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Now, this all seems like a lot to take from a 70 minute, pre-code film that can be described tonally as light-hearted. Cukor doesn’t present his musings on relationships as the heavy, “important” ideas that they could be, which is what makes them all the more staggering. All of what I describe above is enclosed in a short film that moves quickly and shows few signs of being schmaltzy or sentimental. Maybe as it loses something as it stops to flesh out Wanda’s ex-husband as suffering from poverty, but it’s a quick and smooth visualization of the life pushed upon her if she couldn’t find a stable and wealthy man. Even when the film tries to morally cry out against “loose” or “manipulative” women it manages to craft an imbalance world that leads to these unfair categorizations and shows the men as not exactly faultless and innocent.

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Knock on Any Door (1949)

17 03 2014

Nicholas Ray’s interest in wayward youth tends to yield some of his best efforts, most notably Rebel Without a Cause and They Live By Night. This early effort, coming after They Live By Night, speaks to this interest and its central argument is an admirable one. Ray could be chastised for his bluntness, but the film’s discourse, the idea that the impoverished are unfairly criminalized is sort of stunning and remarkable, especially considering the era in which it is argued. I do not fault Ray for his bluntness, as I don’t think “subtle politics” is inherently smoother to digest, but this film ultimately pulls up short because it betrays the central argument. It ends up eating away at his own idea. He himself indulges into criminalizing poverty, but the fact that the film manages to illustrate this argument in an artful enough way (yes, parts are indeed hammy) means it is absolutely worthy of attention.

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Nick Romano has a criminal past, which doesn’t make it difficult for the police to pin the murder of an officer on his hands.However, he swear he didn’t do it. He calls his lawyer, Andrew Morton, but he’s fed up with Romano constantly getting in trouble. Some silent stares from his social worker wife, Adele, convinces him to go to bat for Romano for one more time. The trial begins and Morton uses his opening statement to describe his relationship with Romano, how they met, and just what exactly the two went through in the past six years. The idea is that Nick Romano can’t be seen as innocent unless the proper context is established, because all signs already point to his guilt.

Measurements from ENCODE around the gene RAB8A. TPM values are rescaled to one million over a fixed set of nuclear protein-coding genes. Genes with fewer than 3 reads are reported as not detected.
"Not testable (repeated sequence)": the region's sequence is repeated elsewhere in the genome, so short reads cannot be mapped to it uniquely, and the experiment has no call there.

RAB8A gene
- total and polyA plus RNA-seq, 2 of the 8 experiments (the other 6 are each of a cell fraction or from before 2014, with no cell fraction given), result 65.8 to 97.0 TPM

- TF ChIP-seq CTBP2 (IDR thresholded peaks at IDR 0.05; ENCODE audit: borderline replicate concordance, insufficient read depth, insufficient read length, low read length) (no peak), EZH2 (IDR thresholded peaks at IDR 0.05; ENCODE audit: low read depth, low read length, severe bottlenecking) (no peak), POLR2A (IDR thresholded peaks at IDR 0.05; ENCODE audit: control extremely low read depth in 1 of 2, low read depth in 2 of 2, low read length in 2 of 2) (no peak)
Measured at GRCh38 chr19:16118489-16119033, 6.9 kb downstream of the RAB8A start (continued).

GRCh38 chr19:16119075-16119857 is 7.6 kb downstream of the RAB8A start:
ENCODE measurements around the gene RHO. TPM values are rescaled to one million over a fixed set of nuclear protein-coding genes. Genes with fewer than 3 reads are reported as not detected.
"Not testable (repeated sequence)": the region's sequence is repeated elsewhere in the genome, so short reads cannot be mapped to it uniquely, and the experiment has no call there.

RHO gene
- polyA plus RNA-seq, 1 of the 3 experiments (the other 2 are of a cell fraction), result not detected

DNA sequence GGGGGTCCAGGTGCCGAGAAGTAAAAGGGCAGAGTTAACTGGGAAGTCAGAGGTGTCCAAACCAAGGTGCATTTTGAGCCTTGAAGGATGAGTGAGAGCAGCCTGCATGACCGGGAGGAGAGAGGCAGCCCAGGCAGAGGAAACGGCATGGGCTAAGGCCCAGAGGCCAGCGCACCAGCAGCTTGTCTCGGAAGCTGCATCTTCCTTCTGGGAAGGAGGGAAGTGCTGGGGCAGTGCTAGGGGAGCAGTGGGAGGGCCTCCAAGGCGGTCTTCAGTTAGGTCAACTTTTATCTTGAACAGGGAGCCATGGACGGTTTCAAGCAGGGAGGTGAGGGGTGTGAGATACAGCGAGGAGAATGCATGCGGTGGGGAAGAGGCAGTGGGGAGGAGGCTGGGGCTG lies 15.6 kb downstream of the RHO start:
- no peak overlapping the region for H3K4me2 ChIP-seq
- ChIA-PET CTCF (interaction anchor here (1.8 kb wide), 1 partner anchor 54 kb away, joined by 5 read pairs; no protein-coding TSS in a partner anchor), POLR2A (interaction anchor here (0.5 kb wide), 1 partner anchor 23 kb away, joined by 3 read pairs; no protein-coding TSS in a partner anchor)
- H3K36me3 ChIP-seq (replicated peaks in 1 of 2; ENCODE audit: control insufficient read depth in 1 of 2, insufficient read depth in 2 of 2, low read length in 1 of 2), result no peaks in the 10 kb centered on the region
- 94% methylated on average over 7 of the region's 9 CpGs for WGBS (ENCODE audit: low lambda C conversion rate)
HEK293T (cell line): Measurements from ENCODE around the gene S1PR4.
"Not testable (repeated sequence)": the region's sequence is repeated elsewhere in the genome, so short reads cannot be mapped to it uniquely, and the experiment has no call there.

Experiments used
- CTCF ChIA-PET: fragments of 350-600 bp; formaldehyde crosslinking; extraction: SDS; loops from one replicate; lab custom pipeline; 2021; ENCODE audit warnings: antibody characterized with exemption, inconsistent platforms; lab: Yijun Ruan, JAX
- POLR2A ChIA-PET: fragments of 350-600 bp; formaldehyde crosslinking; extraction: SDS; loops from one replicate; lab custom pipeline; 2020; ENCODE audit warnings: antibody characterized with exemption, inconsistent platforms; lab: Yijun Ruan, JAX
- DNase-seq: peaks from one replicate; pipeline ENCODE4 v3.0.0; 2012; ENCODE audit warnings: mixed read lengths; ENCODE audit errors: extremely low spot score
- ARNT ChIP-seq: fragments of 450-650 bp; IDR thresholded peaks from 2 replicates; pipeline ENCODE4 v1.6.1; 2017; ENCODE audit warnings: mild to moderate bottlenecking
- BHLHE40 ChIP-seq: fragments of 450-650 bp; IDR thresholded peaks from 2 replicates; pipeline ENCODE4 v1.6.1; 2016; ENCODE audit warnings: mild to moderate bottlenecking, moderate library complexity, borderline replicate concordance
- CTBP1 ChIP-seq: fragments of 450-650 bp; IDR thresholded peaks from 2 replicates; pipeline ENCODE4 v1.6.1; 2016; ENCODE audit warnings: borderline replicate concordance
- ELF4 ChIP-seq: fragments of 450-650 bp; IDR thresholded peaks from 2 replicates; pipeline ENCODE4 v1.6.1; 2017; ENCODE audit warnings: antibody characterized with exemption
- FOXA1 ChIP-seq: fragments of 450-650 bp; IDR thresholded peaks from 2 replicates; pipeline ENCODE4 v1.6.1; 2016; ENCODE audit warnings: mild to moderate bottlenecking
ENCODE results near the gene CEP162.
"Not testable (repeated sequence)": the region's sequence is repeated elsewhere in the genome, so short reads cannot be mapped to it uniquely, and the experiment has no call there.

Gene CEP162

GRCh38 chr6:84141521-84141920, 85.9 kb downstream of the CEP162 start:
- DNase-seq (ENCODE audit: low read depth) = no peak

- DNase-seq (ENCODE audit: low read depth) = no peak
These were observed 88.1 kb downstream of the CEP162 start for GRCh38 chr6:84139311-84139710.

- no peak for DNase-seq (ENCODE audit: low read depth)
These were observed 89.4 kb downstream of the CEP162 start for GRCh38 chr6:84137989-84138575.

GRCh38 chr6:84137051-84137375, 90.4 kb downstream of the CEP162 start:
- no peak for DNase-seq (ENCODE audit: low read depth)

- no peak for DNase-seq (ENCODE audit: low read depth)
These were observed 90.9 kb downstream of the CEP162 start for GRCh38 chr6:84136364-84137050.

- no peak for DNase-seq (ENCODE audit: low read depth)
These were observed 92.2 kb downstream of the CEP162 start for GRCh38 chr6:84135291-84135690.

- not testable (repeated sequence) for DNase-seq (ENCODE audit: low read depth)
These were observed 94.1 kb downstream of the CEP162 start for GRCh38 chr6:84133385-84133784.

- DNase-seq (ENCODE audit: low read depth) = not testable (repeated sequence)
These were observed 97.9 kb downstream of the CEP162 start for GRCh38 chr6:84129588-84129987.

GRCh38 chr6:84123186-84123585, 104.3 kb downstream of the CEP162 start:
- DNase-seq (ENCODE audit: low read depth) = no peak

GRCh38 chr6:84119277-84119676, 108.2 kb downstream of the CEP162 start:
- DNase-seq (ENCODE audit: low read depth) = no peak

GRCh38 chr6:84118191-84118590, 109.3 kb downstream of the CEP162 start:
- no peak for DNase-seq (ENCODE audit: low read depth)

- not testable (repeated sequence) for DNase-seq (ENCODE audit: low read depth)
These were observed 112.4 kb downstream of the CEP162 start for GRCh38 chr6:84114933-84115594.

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From a pure storytelling perspective, there is something I admire about how Ray structures his film. The opening hour is basically an extended flashback of Romano’s difficult adolescence as told by Morton to the jury. Then, the film immediately switches gears to a tense and sweaty court case. Traditionally, this could be viewed as sloppy filmmaking, but to me it shows Ray’s own youthfulness. It’s jarring, but the sloppiness is endearing to me. The film seems to work on its own level, one that is indeed forceful with social commentary, but at least doesn’t mask its discourse in a film that is typical and orthodox. On the contrary, Burnett Guffey’s cinematography is spectacular. The film frequently positions its subjects in the corner of the frame, almost as though they are spectators in a showing of the film itself, reinforcing the idea that crimes are not something performed in a blender. Instead, there are an influx of factors. It sounds like an attempt to dissolve responsibility, but he wants to re-center things on the individuals who are never criminals, but are deeply complicit in criminalizing certain groups.

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I think what Ray is ultimately arguing here is not only insightful, but kind of ahead of his time. Morton’s closing remark is one of Bogart’s most dominant yet engaging moments as a performer. Many might see his argument as either far too eloquent or a boring tirade too simplistic in grouping his critique against “society.” Instead, there is something banal about saying society is the real criminal, but the film’s text extends its critique to something deeper. Perhaps, Bogart’s passionate final defense shows hints of an acknowledgement of hegemony, though that word obviously never reaches his lips. Ray using Bogart as a mouthpiece might seem like an error, one that wouldn’t be expected in a filmmaker that was championed by Manny Farber.